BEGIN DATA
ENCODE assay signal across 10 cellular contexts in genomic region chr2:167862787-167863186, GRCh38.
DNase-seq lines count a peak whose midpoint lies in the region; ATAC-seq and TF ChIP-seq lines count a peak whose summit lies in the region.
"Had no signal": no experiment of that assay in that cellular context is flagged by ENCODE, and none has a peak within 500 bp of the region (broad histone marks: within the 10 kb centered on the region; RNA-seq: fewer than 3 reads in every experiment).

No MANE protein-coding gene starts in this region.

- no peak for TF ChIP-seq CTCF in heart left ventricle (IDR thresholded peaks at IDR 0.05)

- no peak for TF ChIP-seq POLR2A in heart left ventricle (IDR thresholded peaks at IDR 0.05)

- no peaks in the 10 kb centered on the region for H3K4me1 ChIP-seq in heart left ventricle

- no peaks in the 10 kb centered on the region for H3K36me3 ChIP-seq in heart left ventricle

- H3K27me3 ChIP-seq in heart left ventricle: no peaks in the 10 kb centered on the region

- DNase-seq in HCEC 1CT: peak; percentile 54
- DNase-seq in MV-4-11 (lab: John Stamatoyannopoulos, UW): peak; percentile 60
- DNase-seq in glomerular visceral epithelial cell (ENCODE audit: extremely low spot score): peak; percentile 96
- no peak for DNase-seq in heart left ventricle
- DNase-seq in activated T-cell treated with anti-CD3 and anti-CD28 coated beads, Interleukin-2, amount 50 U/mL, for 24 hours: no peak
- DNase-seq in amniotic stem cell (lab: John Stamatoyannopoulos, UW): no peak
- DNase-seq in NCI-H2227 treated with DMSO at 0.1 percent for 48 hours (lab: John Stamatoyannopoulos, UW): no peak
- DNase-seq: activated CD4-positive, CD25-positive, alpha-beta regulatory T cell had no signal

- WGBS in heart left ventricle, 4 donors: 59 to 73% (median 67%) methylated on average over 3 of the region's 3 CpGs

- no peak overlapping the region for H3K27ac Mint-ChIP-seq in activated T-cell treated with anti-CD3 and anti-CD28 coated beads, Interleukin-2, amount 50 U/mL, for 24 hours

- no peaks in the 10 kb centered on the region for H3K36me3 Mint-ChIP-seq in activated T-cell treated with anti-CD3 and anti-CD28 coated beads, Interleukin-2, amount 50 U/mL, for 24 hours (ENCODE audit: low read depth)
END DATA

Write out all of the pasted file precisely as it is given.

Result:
ENCODE assay signal across 10 cellular contexts in genomic region chr2:167862787-167863186, GRCh38.
DNase-seq lines count a peak whose midpoint lies in the region; ATAC-seq and TF ChIP-seq lines count a peak whose summit lies in the region.
"Had no signal": no experiment of that assay in that cellular context is flagged by ENCODE, and none has a peak within 500 bp of the region (broad histone marks: within the 10 kb centered on the region; RNA-seq: fewer than 3 reads in every experiment).

No MANE protein-coding gene starts in this region.

- no peak for TF ChIP-seq CTCF in heart left ventricle (IDR thresholded peaks at IDR 0.05)

- no peak for TF ChIP-seq POLR2A in heart left ventricle (IDR thresholded peaks at IDR 0.05)

- no peaks in the 10 kb centered on the region for H3K4me1 ChIP-seq in heart left ventricle

- no peaks in the 10 kb centered on the region for H3K36me3 ChIP-seq in heart left ventricle

- H3K27me3 ChIP-seq in heart left ventricle: no peaks in the 10 kb centered on the region

- DNase-seq in HCEC 1CT: peak; percentile 54
- DNase-seq in MV-4-11 (lab: John Stamatoyannopoulos, UW): peak; percentile 60
- DNase-seq in glomerular visceral epithelial cell (ENCODE audit: extremely low spot score): peak; percentile 96
- no peak for DNase-seq in heart left ventricle
- DNase-seq in activated T-cell treated with anti-CD3 and anti-CD28 coated beads, Interleukin-2, amount 50 U/mL, for 24 hours: no peak
- DNase-seq in amniotic stem cell (lab: John Stamatoyannopoulos, UW): no peak
- DNase-seq in NCI-H2227 treated with DMSO at 0.1 percent for 48 hours (lab: John Stamatoyannopoulos, UW): no peak
- DNase-seq: activated CD4-positive, CD25-positive, alpha-beta regulatory T cell had no signal

- WGBS in heart left ventricle, 4 donors: 59 to 73% (median 67%) methylated on average over 3 of the region's 3 CpGs

- no peak overlapping the region for H3K27ac Mint-ChIP-seq in activated T-cell treated with anti-CD3 and anti-CD28 coated beads, Interleukin-2, amount 50 U/mL, for 24 hours

- no peaks in the 10 kb centered on the region for H3K36me3 Mint-ChIP-seq in activated T-cell treated with anti-CD3 and anti-CD28 coated beads, Interleukin-2, amount 50 U/mL, for 24 hours (ENCODE audit: low read depth)